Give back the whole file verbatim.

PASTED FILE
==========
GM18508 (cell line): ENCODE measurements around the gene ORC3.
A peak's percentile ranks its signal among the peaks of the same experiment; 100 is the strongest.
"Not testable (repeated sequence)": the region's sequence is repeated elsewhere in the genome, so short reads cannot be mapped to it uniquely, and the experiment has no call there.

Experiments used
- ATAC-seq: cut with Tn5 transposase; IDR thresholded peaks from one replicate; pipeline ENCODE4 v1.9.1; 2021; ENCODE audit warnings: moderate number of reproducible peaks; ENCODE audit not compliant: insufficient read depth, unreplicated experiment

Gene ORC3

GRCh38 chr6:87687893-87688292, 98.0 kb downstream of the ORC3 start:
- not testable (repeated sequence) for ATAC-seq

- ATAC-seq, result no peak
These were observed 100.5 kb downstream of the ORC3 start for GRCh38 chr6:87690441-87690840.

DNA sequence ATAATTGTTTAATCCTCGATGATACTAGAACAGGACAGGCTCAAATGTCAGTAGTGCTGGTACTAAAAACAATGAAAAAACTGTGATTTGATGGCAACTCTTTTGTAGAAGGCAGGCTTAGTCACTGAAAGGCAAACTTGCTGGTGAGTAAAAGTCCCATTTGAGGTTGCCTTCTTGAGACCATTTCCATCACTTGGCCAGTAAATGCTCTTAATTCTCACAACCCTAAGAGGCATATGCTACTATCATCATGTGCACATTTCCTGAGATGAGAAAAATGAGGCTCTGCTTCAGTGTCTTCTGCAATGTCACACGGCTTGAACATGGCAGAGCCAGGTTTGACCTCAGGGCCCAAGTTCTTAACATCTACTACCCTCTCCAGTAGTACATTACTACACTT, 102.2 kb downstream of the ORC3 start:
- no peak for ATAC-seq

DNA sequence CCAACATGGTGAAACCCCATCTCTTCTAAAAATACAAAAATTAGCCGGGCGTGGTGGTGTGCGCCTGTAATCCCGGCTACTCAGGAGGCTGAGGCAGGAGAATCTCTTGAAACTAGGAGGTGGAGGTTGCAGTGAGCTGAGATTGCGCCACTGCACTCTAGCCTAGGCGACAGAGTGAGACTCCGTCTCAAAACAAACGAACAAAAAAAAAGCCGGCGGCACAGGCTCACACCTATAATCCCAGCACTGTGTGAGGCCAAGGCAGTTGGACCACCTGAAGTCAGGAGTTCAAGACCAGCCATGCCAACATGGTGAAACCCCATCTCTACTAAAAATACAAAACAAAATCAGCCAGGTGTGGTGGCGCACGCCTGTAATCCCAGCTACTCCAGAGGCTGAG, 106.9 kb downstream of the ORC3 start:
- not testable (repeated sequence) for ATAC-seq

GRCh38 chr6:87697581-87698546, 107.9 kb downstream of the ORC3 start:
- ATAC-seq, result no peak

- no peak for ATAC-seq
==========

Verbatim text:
GM18508 (cell line): ENCODE measurements around the gene ORC3.
A peak's percentile ranks its signal among the peaks of the same experiment; 100 is the strongest.
"Not testable (repeated sequence)": the region's sequence is repeated elsewhere in the genome, so short reads cannot be mapped to it uniquely, and the experiment has no call there.

Experiments used
- ATAC-seq: cut with Tn5 transposase; IDR thresholded peaks from one replicate; pipeline ENCODE4 v1.9.1; 2021; ENCODE audit warnings: moderate number of reproducible peaks; ENCODE audit not compliant: insufficient read depth, unreplicated experiment

Gene ORC3

GRCh38 chr6:87687893-87688292, 98.0 kb downstream of the ORC3 start:
- not testable (repeated sequence) for ATAC-seq

- ATAC-seq, result no peak
These were observed 100.5 kb downstream of the ORC3 start for GRCh38 chr6:87690441-87690840.

DNA sequence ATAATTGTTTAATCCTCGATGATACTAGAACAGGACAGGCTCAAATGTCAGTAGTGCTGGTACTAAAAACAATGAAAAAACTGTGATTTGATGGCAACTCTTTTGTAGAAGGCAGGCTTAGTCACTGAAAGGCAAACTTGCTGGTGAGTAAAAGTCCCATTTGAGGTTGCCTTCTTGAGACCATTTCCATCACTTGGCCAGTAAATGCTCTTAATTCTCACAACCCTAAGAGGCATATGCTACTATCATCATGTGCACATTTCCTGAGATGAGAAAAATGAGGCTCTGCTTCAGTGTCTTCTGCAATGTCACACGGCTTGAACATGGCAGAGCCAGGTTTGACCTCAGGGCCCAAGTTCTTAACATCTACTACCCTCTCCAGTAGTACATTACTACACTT, 102.2 kb downstream of the ORC3 start:
- no peak for ATAC-seq

DNA sequence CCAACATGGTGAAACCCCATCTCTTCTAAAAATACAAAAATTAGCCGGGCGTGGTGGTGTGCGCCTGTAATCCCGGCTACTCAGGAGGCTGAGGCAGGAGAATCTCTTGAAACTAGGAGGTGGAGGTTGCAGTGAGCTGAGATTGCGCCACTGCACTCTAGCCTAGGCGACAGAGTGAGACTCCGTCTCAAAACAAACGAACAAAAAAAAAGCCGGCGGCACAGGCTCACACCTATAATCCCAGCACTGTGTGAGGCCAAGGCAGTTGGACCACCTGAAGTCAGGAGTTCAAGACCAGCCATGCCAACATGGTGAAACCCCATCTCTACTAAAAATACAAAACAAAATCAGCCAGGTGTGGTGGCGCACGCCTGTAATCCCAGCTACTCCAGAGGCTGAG, 106.9 kb downstream of the ORC3 start:
- not testable (repeated sequence) for ATAC-seq

GRCh38 chr6:87697581-87698546, 107.9 kb downstream of the ORC3 start:
- ATAC-seq, result no peak

- no peak for ATAC-seq